The fox started coming every day after Carole died. It was the strangest thing. One minute we were making buttermilk pancakes in the morning and then, in an instant, Carole was gone.
She woke me at 3am and said she was having trouble breathing. I fumbled for my cell phone and called. People came and in a blur I was at the hospital. Bright lights. Noise. Confusion. No one could tell me anything. Finally they let me in to see her.
“How’re you doing, babe?” I held her hand.
“Oh, John. I’m so sorry. I thought we’d have more time. Now, you promise me. Water the flowers in the patio garden. Keep up with your art. It’ll keep you sane. And make sure you feed her.”
“Feed who?” I asked my beautiful wife. My love. My everything, who was slipping away before my eyes.
“You know who. I named her Eloise, after my grandmother.” She leaned back on her pillow, fighting to breath.
God I loved her. No one ever prepared me for this. How do you say goodbye to the love of your life?
“Babe, who are you talking about?” I caressed her face.
“The fox, honey. I named her Eloise. Don’t you remember? She used to play with Troy.” Troy was our German shepherd. He passed away last year. The most gentle dog you’d ever meet. He’d play with all the wildlife. It’s like they knew he was harmless. A gentle soul.
“Oh yeah, I’d forgotten. You named her ‘Eloise?’ That’s perfect. She’s a beautiful fox. Very elegant and athletic.” I looked deeply into Carole’s eyes. “This is so hard. I love you so much.”
She closed her eyes and grabbed my hand. “Oh John, this is life. We’ve had so much. We’ve been blessed. I’m so sorry we don’t have more time. Promise me you’ll stick with your art. You do beautiful work. Promise me you’ll keep moving people with your creativity. And remember to feed Eloise.”
And then she looked at me and said, “Feed her, John. I don’t know why, but she’s special to me. Feed my little fox.”
I told her I would, even though I didn’t understand.
Carole fell asleep after that and never woke up. She seemed fine but then cancer can be deceiving. We had a beautiful service and at the reception there were many people who talked about my Carole. So many nice things were said. I did my best to be gracious, but I was dying inside.
Death takes a part of us when it steals the ones we love.
I awoke the next day, early. My sleep was fitful and I felt tired.
Brewed and poured a cup of coffee. Made my way onto the back deck and settled into one of the Adirondacks. The air was crisp and a breeze washed over my face. It was peaceful.
There was a light dusting of snow on the ground. Everything was pristine and crisp and fresh. And that’s when I saw her. She crept out of the brush like a Kabuki theatre actor. Stealthily, silently and with an elegant grace in each footstep. Her tail was full and her eyes were bright. She was absolutely beautiful.
Just like my Carole.
I remember asking Carole why the fox was so important to her. I mean, there had been other wildlife that visited our home over the years. Rabbits, coyotes, birds, deer. But for some reason the fox touched Carole.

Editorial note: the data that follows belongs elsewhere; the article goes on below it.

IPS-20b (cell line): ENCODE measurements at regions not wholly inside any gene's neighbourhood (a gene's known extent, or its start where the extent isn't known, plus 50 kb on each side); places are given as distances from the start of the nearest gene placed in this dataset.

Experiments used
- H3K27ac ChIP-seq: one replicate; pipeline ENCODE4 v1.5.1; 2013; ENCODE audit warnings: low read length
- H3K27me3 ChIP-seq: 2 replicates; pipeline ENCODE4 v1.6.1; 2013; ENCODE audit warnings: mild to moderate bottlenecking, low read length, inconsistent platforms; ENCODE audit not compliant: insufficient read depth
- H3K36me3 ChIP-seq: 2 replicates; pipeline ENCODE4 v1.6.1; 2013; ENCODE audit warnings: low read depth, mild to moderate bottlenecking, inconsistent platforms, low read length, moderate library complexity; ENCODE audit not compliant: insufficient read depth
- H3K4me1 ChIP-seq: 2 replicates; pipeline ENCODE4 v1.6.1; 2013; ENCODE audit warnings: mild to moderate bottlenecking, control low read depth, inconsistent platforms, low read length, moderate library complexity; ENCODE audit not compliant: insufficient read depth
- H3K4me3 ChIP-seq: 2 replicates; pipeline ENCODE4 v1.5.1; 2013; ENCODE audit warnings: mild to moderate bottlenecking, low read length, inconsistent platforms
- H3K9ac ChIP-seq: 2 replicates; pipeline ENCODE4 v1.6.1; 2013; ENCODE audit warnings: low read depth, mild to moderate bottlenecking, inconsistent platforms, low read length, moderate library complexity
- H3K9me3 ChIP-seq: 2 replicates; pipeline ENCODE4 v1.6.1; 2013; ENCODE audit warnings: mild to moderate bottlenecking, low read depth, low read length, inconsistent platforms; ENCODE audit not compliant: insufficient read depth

She told me: “I read once about a fox cub that was trapped in a snare for two weeks. He should have died, but he didn’t. Do you know why? Because his mother brought him food every day. When he was rescued he was injured and in pain. But he was also chubby.”
I held her hand. “Wow, that’s amazing.” I smiled at her. She reached out with her other hand and said, “John, when you go to bed at night you’re going to dream. You’re going to be sad and lonely and maybe scared. Just like that fox cub in the trap. But here’s the deal. I’m going to come visit you. In your dreams. I’m going to be there for you. Just like that mother fox. I’ll take care of you, honey. In your dreams. Don’t ever forget that.”
I never did forget that. In fact, the morning after Carole’s fox came by to visit, I started leaving little treats in the backyard. I dragged the Adirondack chair out to the rear yard. I’d make coffee in the morning and get up early. I’d cook sausage and bacon and take it out with me.
Soon, Carole’s fox started coming every morning. Over time, the fox became more comfortable with me. She’d come closer and closer. Sometimes, I could hold the bacon in my hand and she’d eat it.
Yesterday was Carole’s birthday. I got up early and cooked some bacon and sausage for our little fox. But then I fell asleep in the backyard. I was feeling sorry for myself the night before and drank too much wine. So I was a bit hung over and fell asleep in the Adirondack chair.
I’ve never been a superstitious man or given to religion. But I always sensed that maybe, just maybe, there was more to life than met the eyes. Still, I never dwelled on it.
That early morning of my wife’s birthday, as I lay asleep in the rear yard Adirondack, something amazing happened. I was dreaming and Carole was facing me. She held my face in her hands, and she told me that everything would be okay. And then she leaned in to kiss me. I felt her soft kiss on my lips.
When I awoke there she was. Eloise. The little red fox. Licking my face. She had eaten the bacon and sausage I left. I guess she wanted to thank me.
Or maybe it was Carole. Maybe she found a way. Through the fox. To reach out and reassure me.
Just like that mother fox who took care of her pup, when he was trapped.
Because I was trapped, too. Trapped in an ocean of grief. Until I awoke with that fox licking my face.
And I knew. I knew that everything would be alright.
Now, whenever Eloise visits, I feed her and we hang out. She’s as beautiful as my wife. She brings me peace.
She taught me to be thankful. She helps me understand that Carole will always be with me, and that love is the most powerful thing in the universe.
(Originally published at JohnPWeiss.com.)